The long and difficult road to conquer dementia … Failed to develop Alzheimer’s treatment again

[헬스코리아뉴스 / 이충만] In 1907, more than 100 years have passed since Alzheimer’s was first reported, but there is still no cure for it. Alzheimer’s is the most common degenerative brain disease that causes dementia, and pharmaceutical and bio companies around the world are making ambitious challenges to conquer this disease, but they have failed every time. For this reason, patients are still relying on symptomatic therapy to relieve symptoms and delay progression, rather than fundamental treatment.

The Alzheimer’s treatment that has recently received the greatest attention is ‘Aduhelm’ (ingredient name: aducanumab), which was approved by the US Food and Drug Administration (FDA) on June 7 (local time) last year. ‘Aduhelm’, jointly developed by Biogen of the US and Esai of Japan, is the first new Alzheimer’s treatment drug in about 20 years after ‘Namenda’ of Allergan, Ireland, and ingredient name: memantine. It also cast its vote as the first fundamental treatment.

However, at the time, ‘Aduhelm’ was heavily criticized due to controversy over its medicinal efficacy. Despite the unanimous opposition of the advisory committee to the approval, when the FDA pushed for the approval, the advisory members of the advisory committee faced harsh criticism, including resignation one after another. In the end, the European Medicines Agency (EMA) rejected the approval of ‘Eduhelm’ in December 2021, and Eisai gave up the profit-sharing right for ‘Aduhelm’ in March of this year.

Alzheimer’s treatment suffers from difficulties from the beginning of the development process, and even the approved treatment drugs continue to be controversial. It is analyzed that this is due to the lack of a systematic and fundamental understanding of the human brain. It is pointed out that the approach to treating Alzheimer’s disease according to the complexity of the brain is also limited by the current study.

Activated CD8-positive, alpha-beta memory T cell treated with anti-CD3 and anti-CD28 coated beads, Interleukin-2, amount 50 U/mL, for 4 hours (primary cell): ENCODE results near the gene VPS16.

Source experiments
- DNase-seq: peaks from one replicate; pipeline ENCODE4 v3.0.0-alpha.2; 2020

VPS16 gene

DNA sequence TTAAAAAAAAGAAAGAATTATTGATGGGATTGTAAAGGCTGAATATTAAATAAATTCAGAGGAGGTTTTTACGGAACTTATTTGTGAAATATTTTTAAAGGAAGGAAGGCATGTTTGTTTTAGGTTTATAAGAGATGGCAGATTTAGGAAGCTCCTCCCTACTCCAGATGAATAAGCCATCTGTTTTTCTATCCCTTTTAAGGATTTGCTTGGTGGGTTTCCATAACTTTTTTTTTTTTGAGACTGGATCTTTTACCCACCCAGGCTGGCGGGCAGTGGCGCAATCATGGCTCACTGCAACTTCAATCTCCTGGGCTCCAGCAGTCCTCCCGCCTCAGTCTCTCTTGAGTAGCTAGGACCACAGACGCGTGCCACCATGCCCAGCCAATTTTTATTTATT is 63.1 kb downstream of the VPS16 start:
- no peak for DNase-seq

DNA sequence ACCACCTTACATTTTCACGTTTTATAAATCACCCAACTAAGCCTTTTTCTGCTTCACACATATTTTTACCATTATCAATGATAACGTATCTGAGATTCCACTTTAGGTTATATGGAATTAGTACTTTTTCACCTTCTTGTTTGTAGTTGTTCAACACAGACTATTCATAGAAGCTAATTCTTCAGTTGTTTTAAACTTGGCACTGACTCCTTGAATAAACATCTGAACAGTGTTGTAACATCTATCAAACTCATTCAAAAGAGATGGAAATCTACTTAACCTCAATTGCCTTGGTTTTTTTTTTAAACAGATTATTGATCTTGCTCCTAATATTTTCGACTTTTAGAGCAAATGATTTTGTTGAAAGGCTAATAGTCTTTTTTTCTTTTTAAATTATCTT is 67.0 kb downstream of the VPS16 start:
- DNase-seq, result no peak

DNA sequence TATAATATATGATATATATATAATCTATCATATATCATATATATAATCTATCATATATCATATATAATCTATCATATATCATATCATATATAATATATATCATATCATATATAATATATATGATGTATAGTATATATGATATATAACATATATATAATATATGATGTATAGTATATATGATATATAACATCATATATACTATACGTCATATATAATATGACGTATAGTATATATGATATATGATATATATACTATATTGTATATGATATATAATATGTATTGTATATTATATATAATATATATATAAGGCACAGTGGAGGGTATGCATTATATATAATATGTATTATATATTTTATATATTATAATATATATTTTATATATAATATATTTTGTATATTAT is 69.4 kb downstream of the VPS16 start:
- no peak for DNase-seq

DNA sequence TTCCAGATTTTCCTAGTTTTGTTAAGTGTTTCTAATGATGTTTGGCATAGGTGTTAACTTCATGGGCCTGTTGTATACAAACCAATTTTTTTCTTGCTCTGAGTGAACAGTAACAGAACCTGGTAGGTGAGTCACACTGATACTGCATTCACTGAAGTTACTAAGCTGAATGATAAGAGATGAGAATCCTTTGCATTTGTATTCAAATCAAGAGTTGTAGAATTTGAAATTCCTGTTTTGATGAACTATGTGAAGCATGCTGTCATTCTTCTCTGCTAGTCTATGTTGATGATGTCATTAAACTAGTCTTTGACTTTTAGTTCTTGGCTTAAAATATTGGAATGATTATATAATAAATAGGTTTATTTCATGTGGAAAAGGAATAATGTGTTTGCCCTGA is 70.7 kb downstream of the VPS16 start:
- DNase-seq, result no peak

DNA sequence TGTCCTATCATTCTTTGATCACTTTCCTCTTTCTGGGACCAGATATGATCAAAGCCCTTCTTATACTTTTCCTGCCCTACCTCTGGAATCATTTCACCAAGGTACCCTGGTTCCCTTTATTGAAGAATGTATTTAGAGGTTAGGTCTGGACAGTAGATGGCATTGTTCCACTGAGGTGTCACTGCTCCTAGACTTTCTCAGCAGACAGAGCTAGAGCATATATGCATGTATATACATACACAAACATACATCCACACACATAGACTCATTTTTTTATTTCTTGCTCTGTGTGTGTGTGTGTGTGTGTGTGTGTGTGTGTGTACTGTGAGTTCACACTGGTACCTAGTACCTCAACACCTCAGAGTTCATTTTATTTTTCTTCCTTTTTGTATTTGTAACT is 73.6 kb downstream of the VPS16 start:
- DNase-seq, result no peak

In the midst of this, ‘crenezumab’, an amyloid-targeted Alzheimer’s treatment candidate being developed by Roche, Switzerland, failed to prove efficacy in a phase 3 clinical trial, leaving a record in the history of treatment failure once again.

Roche’s ‘crenezumab’ fails in Alzheimer’s patients in phase 3 … All studies are suspended

Genentech, a subsidiary of Roche, announced on the 16th (local time) that it did not meet the endpoints in a phase 3 clinical trial that evaluated ‘crenezumab’ in ‘autosomal dominant Alzheimer’s’ patients.

This study was conducted on 252 patients with autosomal dominant Alzheimer’s disease, and about 60% of them carried the PSEN1 E280A mutant gene, which is known to cause Alzheimer’s-related cognitive impairment before or after the age of 44. Patients were randomized to receive crenezumab and placebo for up to 8 years, and the dose of crenezumab was also increased during the trial period as information on treatment approaches for Alzheimer’s developed.

Genentech explained that ‘crenezumab’ had a good safety profile, and small numerical improvements were found through exploratory factor analysis. However, none of the primary and secondary endpoints demonstrated statistically significant improvement compared to placebo.

Levi Garraway, Roche Chief Medical Officer, said on the same day, “This is a disappointing result, but we would like to thank patients and their families who have made a significant contribution to the understanding of Alzheimer’s and the development of new treatments.” How to Diagnose and Treat Alzheimer’s We will continue to work to explore the

Crenezumab is a monoclonal antibody designed to neutralize the neurotoxic low molecular weight polymer of beta-amyloid protein. The substance was discovered by AC Immune SA in Switzerland. In 2006, Genentech entered into an exclusive license agreement with AC Immune to pay AC Immune up to $300 million in incentives.

In accordance with the recommendations of the Independent Data Monitoring Committee (IDMC) in 2019, Roche previously discontinued a phase 3 study that evaluated ‘crenezumab’ in patients with mild ‘sporadic Alzheimer’s’ in the prognostic stage. As a result, all clinical studies of ‘crenezumab’ for Alzheimer’s disease ended in failure.

However, Roche is conducting a phase 3 clinical trial of ‘gantenerumab’, another amyloid-targeted Alzheimer’s treatment candidate. The results of the study are expected to be published in the fourth quarter of this year.

On the other hand, according to IMARC research data, the global Alzheimer’s disease treatment market size was calculated to be 6.34 billion dollars in 2020 (about 8,169 billion won), and is expected to gradually expand with a CAGR of 6.5% from 2021 to 2026. prospect. [아래 관련기사 참조]

Although it received attention as a fundamental treatment, it was eventually evaluated that it was a failed new drug. According to Biogen, there have been many cases of refusal to use in clinical settings due to controversy over drug efficacy, which has caused a setback in actual supply.

As a result, Biogen announced in May that it would withdraw its European license application for ‘Eduhelm’, and that it would reduce and abolish the ‘Aduhelm’ business unit.

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